Tomorrow is World Water Day. Experts offer simple solutions to conserve water.
It is not that we are not aware of the problem. Only that we simply do not care. We believe water is our inherent right, a perennial resource. With every passing year, the city, its satellite towns and even some of the water-rich villages around, have begun to feel the pinch of water shortage. And the pinch is set to become more painful.
Water is the past and future of a civilisation. There are no substitutes; it is the very essence on which life sustains. Lack of potable water may be a global issue with overwhelming implications. But are we really doing our bit in conserving this priceless resource?
When summer peaks
Debates and protests usually hot up when the summer peaks, when ground water levels plunge abysmally low, lakes, wells and ponds dry up. But they are forgotten when the monsoon sets in.
The solutions, simple and effective ones, are there. All we need to do is take action, consistent action. In a burgeoning city, the problem is acute. And this is not going to be limited to the summer months. Dr. Sunny George, water management expert, feels that the city is precariously edging towards a dangerous situation if drastic and immediate steps are not taken.
“Putting it simply it is a twofold problem. One is of quantity and the other of quality of water. On a 60 or 80 cent land where a house stood, we now have skyscrapers that house 50 to 60 families. Sanctions are given without assessing the need, source and availability of water. Potable water is not sourced from one place. This water is stored in overhead or underground tanks.
This water can be heavily contaminated and you cannot point to a single source for this contamination. No one is responsible or can be held responsible. No one seems to be bothered about verifying the parameters of quality. If this goes on, I fear that the city will be hit by a severe epidemic,” feels Sunny George.
Poor quality water, experts say, is the second leading cause of infant mortality in the world, killing close to two million each year. Nearly 80 per cent of developing-world diseases are related to lack of safe drinking water. Studies reveal that serious health issues and water pollution are inextricably linked.
Whenever the taps go dry, fingers are pointed at the Kerala Water Authority, which is responsible for the design, construction, execution, operation and maintenance of most of the water supply schemes in the State. Accepting occasional lapses in distribution Ashok Kumar Singh, Managing Director, KWA, argues that poor management and lack of timely initiatives on the part of citizens are responsible for the problem. But, he says that the KWA, has already chalked out various projects that will help mitigate this problem soon. “The per capita consumption of water in Kochi city and its adjoining municipalities per day is in excess of the national average. There is mismanagement of the resource, which both the KWA and the citizens need to address. I believe that any future development of the city should be linked with water availability. This is not happening. The 100 MLD JNNRUM project, which is coming up in Maradu, in say six months, will ease the problem in places like Edakochi and Kumbalangi. Another additional project is also on the anvil in Aluva. But the permanent solution will be setting up of a desalination plant for which initial talks are on and of course, better management of water.”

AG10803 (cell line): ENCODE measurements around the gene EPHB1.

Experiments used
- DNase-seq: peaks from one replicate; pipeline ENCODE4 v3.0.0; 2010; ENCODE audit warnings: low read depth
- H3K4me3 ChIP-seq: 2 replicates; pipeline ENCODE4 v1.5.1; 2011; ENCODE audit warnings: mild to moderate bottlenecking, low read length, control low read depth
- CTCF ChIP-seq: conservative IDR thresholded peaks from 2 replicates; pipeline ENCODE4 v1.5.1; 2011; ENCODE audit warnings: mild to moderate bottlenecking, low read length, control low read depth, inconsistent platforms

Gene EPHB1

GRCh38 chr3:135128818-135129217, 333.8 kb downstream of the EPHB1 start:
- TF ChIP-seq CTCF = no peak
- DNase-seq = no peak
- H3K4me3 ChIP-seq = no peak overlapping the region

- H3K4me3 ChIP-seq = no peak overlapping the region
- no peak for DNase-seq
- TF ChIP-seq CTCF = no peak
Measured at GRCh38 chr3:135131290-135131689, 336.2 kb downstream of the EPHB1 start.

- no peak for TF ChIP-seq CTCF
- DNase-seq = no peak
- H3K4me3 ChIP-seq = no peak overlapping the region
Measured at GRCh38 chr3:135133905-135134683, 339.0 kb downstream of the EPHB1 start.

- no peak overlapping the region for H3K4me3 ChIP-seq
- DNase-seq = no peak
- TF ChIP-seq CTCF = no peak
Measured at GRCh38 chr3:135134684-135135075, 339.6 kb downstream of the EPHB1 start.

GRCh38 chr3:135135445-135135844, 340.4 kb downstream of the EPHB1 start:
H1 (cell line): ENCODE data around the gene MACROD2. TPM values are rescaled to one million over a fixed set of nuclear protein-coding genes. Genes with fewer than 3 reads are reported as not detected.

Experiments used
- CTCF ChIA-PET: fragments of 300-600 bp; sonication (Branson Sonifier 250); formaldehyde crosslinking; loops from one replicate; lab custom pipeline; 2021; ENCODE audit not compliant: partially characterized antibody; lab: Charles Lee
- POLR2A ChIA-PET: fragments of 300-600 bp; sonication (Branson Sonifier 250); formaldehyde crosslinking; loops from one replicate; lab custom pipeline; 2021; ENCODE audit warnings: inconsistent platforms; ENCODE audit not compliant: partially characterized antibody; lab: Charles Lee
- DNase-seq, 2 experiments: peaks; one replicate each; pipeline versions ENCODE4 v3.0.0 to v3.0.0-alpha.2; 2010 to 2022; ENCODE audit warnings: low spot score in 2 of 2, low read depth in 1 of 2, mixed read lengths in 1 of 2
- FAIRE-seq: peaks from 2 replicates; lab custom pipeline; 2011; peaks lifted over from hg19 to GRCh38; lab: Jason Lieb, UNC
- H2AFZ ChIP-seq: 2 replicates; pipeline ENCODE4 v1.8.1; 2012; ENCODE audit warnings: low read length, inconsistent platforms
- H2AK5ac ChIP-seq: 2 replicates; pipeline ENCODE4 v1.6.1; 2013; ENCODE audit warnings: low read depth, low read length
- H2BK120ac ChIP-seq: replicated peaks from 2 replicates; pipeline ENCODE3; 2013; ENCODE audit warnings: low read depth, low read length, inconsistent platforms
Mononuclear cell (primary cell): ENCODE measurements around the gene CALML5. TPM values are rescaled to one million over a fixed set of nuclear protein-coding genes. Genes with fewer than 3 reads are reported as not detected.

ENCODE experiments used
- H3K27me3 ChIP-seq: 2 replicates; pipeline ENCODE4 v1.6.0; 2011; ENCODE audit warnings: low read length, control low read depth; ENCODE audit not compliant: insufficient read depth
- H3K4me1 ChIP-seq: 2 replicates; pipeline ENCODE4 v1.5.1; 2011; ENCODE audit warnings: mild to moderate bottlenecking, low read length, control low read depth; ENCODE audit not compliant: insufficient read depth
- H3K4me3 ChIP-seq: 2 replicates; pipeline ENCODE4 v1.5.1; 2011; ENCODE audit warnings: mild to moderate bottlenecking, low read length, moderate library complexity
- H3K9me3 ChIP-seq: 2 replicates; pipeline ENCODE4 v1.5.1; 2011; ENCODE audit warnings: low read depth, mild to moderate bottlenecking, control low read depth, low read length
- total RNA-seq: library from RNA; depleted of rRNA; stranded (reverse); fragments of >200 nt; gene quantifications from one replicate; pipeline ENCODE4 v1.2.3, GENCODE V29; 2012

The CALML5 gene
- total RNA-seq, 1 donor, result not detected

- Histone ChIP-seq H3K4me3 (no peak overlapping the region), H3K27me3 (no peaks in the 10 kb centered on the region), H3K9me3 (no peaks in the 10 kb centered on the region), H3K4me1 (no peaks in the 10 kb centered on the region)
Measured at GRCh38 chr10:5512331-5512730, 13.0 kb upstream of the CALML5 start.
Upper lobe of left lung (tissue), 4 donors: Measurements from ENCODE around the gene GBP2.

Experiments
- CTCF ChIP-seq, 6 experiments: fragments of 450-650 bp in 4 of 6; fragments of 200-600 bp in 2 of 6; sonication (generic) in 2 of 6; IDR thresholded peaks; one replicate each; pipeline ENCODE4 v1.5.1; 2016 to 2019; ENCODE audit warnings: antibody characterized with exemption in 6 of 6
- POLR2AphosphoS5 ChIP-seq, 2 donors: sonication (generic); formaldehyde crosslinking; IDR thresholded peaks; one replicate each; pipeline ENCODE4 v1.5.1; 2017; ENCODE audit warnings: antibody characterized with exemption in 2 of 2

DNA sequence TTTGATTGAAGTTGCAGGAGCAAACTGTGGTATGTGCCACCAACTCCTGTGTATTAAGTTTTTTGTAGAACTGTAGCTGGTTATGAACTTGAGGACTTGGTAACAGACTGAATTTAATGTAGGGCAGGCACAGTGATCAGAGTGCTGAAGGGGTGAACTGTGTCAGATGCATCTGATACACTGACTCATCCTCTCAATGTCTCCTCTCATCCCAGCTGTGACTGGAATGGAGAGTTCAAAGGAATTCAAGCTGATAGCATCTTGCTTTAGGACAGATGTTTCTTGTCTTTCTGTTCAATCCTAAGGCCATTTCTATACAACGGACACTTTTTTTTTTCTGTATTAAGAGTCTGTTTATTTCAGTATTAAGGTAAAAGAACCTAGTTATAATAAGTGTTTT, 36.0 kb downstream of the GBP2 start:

City folk can also do their bit to save water. There are plenty of ways to save and recycle water. “Fix all leaking taps in your house. Seventy to 150 litres of water are wasted due to dripping taps. I have seen people use potable water to flush their toilets and clean their cars. This is criminal. There should be increased awareness about conservation and use of water,” feels A. Shivakumar, a resident.
Pumping water from the washing machine to a separate tank and using the soap water from the machine for the flush in the bathroom is an option that can be tried. Water used to wash vegetables can go to watering the garden, converting rain water are other methods that must be urgently adopted.